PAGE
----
I walked down the steps. Had the other rod in my hands, then my bell rang. I looked up. The rod tip bent down really hard and jerked back up. The bell went nuts for a second. Then nothing… I ran up stairs and held the rod for a minute. Nothing, so I reeled in, and the shrimp on top was gone. I re-baited and re-cast to the same position. This time I loosened the drag on the rod, just in case something big hauled the rod over the edge.
I went back downstairs and quickly reeled in the other line, re-baited, and jogged upstairs and walked along the pier and cast toward a second caisson. As I lay the second rod down, my cell phone rang. It was my friend. Says he’ll be there in 5 minutes. I tried to warn him about the first speed bump on the road and to not go over 35. I was going around 45 mph and man… caught some air and come down hard. Definitely not good for the suspension on my truck. I was asking about whether he had brought his rod and just chatting, when the bell on the first rod goes off again.
“Hey, I gotta go…” I told him.
“Why’s that?” he asked.
“I gotta reel this in or I’ll lose my rig,” I told him.
“What, you gotta fish?” he asked again.
“I gotta go now…BYE!” I shouted and hung up.
I rushed to the rod, picked it up, and with a lot of power, whipped the rod back over my shoulder…. whizzzzzzzz….. DoH! The drag spun. I had forgotten that I loosened the drag on the reel before. I quickly tightened the drag and reeled the slack in and tried to set it again. But whatever hit swam out into the current and around the caisson. I ran to my right about 50 feet to get a better angle on the line and to maintain tension. I lifted the rod in a doubled-over position for about 5 seconds and then, snap! It was gone…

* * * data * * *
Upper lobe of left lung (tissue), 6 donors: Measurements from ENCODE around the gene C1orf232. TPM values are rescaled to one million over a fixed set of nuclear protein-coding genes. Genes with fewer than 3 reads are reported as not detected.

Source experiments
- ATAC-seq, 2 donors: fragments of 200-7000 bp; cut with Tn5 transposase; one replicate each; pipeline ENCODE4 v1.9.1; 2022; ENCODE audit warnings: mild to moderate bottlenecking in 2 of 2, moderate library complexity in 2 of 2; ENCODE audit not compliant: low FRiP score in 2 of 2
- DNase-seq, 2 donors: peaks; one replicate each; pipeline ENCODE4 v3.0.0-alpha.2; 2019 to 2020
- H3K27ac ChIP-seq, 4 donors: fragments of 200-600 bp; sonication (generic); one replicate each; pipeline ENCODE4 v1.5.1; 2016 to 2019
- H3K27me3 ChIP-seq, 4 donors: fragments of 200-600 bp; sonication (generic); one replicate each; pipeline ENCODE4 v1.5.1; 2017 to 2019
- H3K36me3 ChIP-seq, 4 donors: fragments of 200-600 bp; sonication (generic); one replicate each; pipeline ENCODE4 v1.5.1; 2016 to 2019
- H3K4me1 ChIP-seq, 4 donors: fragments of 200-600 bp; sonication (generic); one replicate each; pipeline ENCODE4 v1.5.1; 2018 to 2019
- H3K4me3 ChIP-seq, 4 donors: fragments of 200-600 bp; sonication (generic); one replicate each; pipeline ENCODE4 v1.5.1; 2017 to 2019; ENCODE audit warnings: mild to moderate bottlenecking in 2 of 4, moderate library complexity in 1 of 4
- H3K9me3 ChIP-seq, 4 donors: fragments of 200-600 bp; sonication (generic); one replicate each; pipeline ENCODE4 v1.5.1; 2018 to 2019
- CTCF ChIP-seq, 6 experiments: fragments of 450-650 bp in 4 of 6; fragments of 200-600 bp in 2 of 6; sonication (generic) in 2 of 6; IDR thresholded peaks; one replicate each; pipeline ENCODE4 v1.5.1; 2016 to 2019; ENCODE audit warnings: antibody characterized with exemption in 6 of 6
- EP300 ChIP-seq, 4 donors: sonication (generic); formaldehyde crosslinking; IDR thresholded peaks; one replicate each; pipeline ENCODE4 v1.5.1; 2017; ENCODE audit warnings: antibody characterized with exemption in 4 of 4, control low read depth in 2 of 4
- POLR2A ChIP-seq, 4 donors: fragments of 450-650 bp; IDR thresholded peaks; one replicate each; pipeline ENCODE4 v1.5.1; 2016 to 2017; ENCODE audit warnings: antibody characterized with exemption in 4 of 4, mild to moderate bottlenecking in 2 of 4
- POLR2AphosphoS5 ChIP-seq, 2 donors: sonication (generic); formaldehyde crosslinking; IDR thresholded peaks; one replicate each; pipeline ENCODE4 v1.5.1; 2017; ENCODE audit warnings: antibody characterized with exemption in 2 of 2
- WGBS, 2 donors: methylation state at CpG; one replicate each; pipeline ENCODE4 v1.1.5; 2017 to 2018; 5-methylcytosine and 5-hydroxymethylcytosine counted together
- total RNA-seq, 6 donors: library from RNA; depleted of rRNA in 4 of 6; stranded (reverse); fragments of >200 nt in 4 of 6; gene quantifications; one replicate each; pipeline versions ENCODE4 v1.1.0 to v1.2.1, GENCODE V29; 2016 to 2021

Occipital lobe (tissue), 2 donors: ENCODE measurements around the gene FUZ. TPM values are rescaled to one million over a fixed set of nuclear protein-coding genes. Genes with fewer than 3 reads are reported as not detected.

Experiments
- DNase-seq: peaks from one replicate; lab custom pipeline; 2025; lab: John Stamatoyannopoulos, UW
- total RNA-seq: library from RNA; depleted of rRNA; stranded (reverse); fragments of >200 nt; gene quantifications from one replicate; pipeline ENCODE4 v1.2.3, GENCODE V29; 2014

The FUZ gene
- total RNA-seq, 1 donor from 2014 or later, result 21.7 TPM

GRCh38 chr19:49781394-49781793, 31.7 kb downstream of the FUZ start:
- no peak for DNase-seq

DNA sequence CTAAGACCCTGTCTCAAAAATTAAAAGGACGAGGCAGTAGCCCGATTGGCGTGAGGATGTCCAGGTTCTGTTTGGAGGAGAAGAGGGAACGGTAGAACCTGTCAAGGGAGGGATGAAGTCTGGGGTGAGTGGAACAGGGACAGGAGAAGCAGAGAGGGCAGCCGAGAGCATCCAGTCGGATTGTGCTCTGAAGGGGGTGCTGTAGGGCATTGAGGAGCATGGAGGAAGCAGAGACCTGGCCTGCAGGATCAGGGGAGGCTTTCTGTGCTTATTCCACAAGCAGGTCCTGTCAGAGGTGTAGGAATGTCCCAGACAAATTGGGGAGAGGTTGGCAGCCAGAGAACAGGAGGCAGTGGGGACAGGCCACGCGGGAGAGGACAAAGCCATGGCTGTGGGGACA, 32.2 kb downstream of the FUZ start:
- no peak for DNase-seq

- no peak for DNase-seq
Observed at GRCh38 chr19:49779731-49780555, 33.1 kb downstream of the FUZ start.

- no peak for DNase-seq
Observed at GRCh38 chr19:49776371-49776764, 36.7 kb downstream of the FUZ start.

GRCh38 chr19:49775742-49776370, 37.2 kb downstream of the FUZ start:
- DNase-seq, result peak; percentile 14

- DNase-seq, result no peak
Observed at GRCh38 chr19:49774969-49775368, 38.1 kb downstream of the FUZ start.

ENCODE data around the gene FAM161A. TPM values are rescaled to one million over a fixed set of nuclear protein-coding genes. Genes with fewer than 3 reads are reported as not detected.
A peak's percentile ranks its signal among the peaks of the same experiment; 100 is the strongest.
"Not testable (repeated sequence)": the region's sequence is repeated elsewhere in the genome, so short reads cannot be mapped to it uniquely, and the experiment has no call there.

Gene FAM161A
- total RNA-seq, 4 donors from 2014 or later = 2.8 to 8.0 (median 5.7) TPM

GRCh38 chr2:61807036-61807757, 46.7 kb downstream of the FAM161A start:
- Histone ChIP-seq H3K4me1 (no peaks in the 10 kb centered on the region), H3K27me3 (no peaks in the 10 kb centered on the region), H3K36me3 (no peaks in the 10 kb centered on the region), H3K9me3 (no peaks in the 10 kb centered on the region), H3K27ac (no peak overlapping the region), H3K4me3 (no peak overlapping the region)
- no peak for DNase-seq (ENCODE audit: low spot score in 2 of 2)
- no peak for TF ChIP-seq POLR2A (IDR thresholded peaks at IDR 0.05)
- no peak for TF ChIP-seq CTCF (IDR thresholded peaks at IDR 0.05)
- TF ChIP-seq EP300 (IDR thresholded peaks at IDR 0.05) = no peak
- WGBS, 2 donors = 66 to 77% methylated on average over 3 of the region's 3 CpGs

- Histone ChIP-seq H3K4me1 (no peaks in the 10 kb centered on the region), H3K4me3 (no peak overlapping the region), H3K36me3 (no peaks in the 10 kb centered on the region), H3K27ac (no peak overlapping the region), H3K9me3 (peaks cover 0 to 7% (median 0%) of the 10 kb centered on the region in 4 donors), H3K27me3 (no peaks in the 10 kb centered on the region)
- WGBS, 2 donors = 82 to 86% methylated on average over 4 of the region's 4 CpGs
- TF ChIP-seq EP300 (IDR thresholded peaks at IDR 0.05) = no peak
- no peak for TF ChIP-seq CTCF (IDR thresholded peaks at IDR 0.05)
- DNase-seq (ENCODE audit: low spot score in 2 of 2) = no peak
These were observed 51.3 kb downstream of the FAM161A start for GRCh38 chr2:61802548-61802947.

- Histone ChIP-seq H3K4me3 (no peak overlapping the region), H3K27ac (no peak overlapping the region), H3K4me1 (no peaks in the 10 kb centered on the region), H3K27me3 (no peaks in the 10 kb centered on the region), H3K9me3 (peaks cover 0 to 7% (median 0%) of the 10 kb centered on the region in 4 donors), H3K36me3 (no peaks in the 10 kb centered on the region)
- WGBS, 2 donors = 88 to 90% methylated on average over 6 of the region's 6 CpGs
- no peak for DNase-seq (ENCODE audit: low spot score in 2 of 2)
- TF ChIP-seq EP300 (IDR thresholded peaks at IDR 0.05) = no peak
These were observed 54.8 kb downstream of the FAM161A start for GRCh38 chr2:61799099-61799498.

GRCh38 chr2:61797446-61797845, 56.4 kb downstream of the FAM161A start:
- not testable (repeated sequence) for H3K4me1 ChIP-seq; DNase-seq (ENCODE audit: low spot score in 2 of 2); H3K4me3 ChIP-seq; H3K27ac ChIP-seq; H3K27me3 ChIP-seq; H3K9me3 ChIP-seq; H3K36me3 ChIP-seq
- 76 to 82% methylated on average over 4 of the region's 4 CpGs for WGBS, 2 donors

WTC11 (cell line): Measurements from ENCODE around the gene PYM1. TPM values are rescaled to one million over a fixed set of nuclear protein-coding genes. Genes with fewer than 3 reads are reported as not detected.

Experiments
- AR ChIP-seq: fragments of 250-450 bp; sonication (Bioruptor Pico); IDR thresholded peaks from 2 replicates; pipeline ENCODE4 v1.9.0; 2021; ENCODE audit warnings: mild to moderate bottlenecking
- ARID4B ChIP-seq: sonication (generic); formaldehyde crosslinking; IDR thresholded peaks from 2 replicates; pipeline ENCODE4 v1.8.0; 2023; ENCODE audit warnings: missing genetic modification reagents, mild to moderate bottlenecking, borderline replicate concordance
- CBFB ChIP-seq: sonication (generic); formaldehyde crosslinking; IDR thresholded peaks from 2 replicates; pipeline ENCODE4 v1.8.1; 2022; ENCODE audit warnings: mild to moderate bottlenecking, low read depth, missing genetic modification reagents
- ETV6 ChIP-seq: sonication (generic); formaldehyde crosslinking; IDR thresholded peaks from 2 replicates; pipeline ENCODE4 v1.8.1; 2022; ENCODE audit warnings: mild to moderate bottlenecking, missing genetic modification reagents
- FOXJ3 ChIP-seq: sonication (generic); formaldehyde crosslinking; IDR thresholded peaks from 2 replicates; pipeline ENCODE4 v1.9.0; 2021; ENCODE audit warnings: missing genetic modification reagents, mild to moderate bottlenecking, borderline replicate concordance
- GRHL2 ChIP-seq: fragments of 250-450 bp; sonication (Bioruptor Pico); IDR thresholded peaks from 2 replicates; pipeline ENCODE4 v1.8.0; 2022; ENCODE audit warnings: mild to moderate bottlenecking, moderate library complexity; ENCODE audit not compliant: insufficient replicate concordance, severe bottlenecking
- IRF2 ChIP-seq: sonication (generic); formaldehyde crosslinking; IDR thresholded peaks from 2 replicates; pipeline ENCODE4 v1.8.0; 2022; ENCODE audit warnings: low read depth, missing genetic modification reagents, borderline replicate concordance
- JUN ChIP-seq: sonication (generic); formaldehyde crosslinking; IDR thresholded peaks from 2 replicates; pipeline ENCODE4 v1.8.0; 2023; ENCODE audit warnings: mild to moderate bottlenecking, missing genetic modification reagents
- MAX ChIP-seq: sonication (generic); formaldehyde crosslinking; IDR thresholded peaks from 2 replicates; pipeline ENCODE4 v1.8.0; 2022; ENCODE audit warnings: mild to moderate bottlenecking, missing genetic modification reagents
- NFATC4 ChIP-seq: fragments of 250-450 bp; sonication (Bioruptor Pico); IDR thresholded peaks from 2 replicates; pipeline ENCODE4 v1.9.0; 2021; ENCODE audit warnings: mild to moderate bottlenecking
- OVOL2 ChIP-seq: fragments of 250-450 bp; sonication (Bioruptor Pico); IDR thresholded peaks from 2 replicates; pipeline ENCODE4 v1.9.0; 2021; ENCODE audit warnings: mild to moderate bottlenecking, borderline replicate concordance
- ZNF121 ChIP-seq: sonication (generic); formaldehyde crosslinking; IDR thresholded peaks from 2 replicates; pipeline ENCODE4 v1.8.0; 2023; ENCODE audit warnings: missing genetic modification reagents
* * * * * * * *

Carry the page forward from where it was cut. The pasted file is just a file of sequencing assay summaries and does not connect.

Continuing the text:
I reeled in the main line and there was nothing. No sinker. No hooks. Just the line, somewhat abraided by the sharp barnacles on the caisson.
My friend showed up about 10 minutes later. He jogged all the way down the pier. Just t-shirt and shorts. No rod. No reel. No grass shrimp. I had just finished rigging up again and was preparing to cast again. I tossed the bait back against the caisson. We waited for some time, but there was no more action. I don’t know whether my buddy cursed the fishing by his presence or the one that got away warned every other fish, but the bites just stopped. I’ll never know what it was. We ended up fishing another 20 minutes, until 7:30pm and had to pack up and leave before the gate closure at 8pm.
That was my first outing to Dumbarton. Now I see why people like it. I’ll need to head back soon. But this time, with less distractions. – Gyozadude, “Yes – I can roll my own potsticker skins”
7-Gill Shark — 2006
Posted by readership